The Virgin Islands Police Department presented a $62 million budget for the next fiscal year, a $6 million reduction from the last fiscal year’s budget. In presenting the proposed budget to the Senate Finance Committee, department officials also pointed out that the department has cut overtime hours, which has been a longstanding issue with the department’s spending.
“Overtime has been reduced substantially in fiscal year 2020 when compared to fiscal year 2019. VIPD has added measures to monitor overtime,” VIPD Commissioner Trevor Velinor told lawmakers during Thursday’s hearing of the Senate Committee on Finance,
The department’s budget shows a 42 percent decrease in overtime hours, having expended just over $9 million in overtime through June 4. Comparatively, the department spent $15.5 million during the same period last year. Velinor said it is the department’s projection that there will be an overall 44 percent decrease in overtime hours for this fiscal year.
Though a drastic reduction, “overtime is incurred as a result of unforeseen circumstances, patrol initiatives to deter violence or enforcement mandates. Police operations will continue to incur overtime due to challenges of manpower shortage,” Velinor said.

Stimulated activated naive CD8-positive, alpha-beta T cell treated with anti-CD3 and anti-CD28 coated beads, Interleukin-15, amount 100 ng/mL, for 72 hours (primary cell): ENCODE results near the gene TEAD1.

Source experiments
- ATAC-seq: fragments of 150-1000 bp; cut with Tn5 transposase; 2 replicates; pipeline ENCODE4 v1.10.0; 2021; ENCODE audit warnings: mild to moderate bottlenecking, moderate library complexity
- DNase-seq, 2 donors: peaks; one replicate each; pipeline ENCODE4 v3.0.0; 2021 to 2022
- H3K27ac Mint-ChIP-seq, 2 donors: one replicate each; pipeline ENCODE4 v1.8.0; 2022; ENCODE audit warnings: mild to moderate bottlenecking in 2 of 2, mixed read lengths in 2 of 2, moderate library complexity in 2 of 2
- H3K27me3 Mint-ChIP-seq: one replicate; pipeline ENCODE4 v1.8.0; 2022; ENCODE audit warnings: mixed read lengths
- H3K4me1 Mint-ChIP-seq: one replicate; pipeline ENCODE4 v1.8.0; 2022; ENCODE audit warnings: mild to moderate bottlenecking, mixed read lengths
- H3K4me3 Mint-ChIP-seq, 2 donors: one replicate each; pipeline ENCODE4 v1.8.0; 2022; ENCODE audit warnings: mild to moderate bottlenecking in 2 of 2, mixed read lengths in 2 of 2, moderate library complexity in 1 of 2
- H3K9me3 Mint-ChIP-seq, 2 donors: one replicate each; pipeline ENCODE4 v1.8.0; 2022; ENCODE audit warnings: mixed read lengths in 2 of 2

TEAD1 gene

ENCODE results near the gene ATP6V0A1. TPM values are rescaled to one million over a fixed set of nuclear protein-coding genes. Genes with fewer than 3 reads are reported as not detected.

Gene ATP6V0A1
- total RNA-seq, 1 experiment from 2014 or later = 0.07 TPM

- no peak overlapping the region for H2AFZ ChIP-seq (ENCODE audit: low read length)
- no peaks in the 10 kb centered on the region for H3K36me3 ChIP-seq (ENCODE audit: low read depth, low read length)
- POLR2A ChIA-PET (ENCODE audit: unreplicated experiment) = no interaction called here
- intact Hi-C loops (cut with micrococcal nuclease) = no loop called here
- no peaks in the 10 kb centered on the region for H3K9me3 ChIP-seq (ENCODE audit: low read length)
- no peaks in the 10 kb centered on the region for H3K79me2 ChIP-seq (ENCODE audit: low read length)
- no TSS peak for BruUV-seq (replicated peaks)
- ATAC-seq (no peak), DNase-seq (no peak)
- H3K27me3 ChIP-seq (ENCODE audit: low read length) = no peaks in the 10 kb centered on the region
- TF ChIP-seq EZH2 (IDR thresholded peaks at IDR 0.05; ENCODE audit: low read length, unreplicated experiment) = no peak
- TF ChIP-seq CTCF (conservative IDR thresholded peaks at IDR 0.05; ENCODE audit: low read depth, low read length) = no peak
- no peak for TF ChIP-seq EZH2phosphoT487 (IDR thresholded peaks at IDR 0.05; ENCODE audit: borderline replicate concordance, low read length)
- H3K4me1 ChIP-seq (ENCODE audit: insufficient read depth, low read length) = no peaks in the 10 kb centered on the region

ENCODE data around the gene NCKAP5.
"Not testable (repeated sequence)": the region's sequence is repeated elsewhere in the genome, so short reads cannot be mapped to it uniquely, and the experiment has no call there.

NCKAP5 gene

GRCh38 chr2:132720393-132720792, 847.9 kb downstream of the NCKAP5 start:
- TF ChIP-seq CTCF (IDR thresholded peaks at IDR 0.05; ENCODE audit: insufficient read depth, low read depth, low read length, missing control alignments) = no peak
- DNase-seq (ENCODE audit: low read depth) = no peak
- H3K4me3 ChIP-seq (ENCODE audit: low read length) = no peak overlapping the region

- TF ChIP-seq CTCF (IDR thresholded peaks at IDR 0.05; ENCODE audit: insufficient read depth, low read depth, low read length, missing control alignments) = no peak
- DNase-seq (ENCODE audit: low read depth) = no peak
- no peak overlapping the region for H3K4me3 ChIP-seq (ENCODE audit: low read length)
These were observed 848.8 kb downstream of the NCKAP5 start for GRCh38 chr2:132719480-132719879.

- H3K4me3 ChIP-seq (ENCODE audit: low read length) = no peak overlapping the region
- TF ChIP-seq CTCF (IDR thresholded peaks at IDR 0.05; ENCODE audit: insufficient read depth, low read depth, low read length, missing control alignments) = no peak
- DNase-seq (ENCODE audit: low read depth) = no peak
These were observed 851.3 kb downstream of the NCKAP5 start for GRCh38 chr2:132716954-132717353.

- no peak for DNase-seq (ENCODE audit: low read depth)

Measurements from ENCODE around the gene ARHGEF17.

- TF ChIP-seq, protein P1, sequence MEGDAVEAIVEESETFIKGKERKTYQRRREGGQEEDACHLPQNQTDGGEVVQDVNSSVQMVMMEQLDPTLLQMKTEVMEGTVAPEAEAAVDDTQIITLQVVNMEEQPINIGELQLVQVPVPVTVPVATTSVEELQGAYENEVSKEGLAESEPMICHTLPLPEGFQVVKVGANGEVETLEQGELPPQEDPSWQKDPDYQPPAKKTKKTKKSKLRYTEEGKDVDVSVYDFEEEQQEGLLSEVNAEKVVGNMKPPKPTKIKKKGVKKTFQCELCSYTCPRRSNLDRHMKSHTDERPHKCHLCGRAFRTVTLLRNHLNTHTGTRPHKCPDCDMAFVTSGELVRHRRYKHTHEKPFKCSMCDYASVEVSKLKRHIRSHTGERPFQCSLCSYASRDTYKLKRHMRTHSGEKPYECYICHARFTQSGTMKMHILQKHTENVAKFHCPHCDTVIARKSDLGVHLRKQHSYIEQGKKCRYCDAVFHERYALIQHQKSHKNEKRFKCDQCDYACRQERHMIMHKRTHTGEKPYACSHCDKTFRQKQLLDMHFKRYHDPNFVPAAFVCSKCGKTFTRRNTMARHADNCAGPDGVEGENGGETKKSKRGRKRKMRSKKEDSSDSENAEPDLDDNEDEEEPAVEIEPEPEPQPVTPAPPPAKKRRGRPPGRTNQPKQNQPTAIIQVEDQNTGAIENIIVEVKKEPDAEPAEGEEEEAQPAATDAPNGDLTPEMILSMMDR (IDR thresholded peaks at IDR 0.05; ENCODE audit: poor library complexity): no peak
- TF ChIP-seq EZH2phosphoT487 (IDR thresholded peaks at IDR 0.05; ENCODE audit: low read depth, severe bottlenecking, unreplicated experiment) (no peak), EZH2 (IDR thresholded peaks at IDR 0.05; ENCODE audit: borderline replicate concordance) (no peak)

However, VIPD has satisfied the required documentation to the Federal Emergency Management Agency for 98 overtime reimbursements that date back to 2017. Velinor said there are 25 project worksheets (PWs) obligated that total over $2.2 million. “Drawdowns have been approved by FEMA for four PWs in the amount of $236,667 and three PWs for overtime in the amount of $1,309,017 has been submitted for drawdown.”
There are still four additional project worksheets pending obligation. Of those, two project worksheets are specific to overtime reimbursement that are still under review by FEMA.
Sen. Kurt Vialet said the department needs to continue to monitor overtime and at this point, VIPD should be experts in demonstrating accountability.
“If no one oversees overtime, then VIPD will continue to lose a lot of money,” Vialet said.
Sen. Janelle Sarauw cautioned the department to utilize federal funds before they expire on Sept. 30.
“There is a major issue with using federal grants in the territory. If all the monies are not expended before the deadline $1 million will be returned to the federal government, and the balance will fall on the burden on the General Fund,” Sarauw said.
All committee members – Sens. Sarauw, Vialet, Donna Frett-Gregory, Marvin Blyden, Oakland Benta, Allison DeGazon, Dwayne DeGraff – were present for the finance hearing.